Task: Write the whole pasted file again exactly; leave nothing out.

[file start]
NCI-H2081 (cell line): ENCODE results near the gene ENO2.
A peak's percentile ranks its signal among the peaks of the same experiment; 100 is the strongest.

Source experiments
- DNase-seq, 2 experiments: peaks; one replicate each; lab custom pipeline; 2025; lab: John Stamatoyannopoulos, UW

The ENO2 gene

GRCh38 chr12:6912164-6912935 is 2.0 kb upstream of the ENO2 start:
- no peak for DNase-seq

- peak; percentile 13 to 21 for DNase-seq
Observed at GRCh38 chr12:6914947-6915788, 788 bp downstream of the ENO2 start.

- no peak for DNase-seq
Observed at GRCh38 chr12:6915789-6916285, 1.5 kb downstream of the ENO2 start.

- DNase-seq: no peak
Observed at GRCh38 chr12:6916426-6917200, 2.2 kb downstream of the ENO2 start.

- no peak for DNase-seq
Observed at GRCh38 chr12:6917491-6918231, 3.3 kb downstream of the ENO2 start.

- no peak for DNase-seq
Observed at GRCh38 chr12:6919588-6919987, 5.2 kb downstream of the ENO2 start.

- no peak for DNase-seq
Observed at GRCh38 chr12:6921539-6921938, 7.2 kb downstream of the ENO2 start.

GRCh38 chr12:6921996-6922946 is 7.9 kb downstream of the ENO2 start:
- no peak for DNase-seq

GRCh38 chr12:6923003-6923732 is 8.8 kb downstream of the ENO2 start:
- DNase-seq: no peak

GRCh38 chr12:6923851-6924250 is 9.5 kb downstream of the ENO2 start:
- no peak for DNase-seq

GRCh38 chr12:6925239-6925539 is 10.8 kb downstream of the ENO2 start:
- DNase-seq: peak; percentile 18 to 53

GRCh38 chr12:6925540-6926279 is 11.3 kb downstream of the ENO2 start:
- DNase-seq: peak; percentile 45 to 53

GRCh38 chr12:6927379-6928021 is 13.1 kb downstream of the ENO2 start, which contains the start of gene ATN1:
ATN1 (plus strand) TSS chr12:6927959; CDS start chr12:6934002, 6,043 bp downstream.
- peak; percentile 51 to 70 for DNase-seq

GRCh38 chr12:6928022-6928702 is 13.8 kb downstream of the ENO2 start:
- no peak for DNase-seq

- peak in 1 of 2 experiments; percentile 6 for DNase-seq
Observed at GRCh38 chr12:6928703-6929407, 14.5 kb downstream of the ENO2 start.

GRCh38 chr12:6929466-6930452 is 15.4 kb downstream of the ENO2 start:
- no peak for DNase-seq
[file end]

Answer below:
NCI-H2081 (cell line): ENCODE results near the gene ENO2.
A peak's percentile ranks its signal among the peaks of the same experiment; 100 is the strongest.

Source experiments
- DNase-seq, 2 experiments: peaks; one replicate each; lab custom pipeline; 2025; lab: John Stamatoyannopoulos, UW

The ENO2 gene

GRCh38 chr12:6912164-6912935 is 2.0 kb upstream of the ENO2 start:
- no peak for DNase-seq

- peak; percentile 13 to 21 for DNase-seq
Observed at GRCh38 chr12:6914947-6915788, 788 bp downstream of the ENO2 start.

- no peak for DNase-seq
Observed at GRCh38 chr12:6915789-6916285, 1.5 kb downstream of the ENO2 start.

- DNase-seq: no peak
Observed at GRCh38 chr12:6916426-6917200, 2.2 kb downstream of the ENO2 start.

- no peak for DNase-seq
Observed at GRCh38 chr12:6917491-6918231, 3.3 kb downstream of the ENO2 start.

- no peak for DNase-seq
Observed at GRCh38 chr12:6919588-6919987, 5.2 kb downstream of the ENO2 start.

- no peak for DNase-seq
Observed at GRCh38 chr12:6921539-6921938, 7.2 kb downstream of the ENO2 start.

GRCh38 chr12:6921996-6922946 is 7.9 kb downstream of the ENO2 start:
- no peak for DNase-seq

GRCh38 chr12:6923003-6923732 is 8.8 kb downstream of the ENO2 start:
- DNase-seq: no peak

GRCh38 chr12:6923851-6924250 is 9.5 kb downstream of the ENO2 start:
- no peak for DNase-seq

GRCh38 chr12:6925239-6925539 is 10.8 kb downstream of the ENO2 start:
- DNase-seq: peak; percentile 18 to 53

GRCh38 chr12:6925540-6926279 is 11.3 kb downstream of the ENO2 start:
- DNase-seq: peak; percentile 45 to 53

GRCh38 chr12:6927379-6928021 is 13.1 kb downstream of the ENO2 start, which contains the start of gene ATN1:
ATN1 (plus strand) TSS chr12:6927959; CDS start chr12:6934002, 6,043 bp downstream.
- peak; percentile 51 to 70 for DNase-seq

GRCh38 chr12:6928022-6928702 is 13.8 kb downstream of the ENO2 start:
- no peak for DNase-seq

- peak in 1 of 2 experiments; percentile 6 for DNase-seq
Observed at GRCh38 chr12:6928703-6929407, 14.5 kb downstream of the ENO2 start.

GRCh38 chr12:6929466-6930452 is 15.4 kb downstream of the ENO2 start:
- no peak for DNase-seq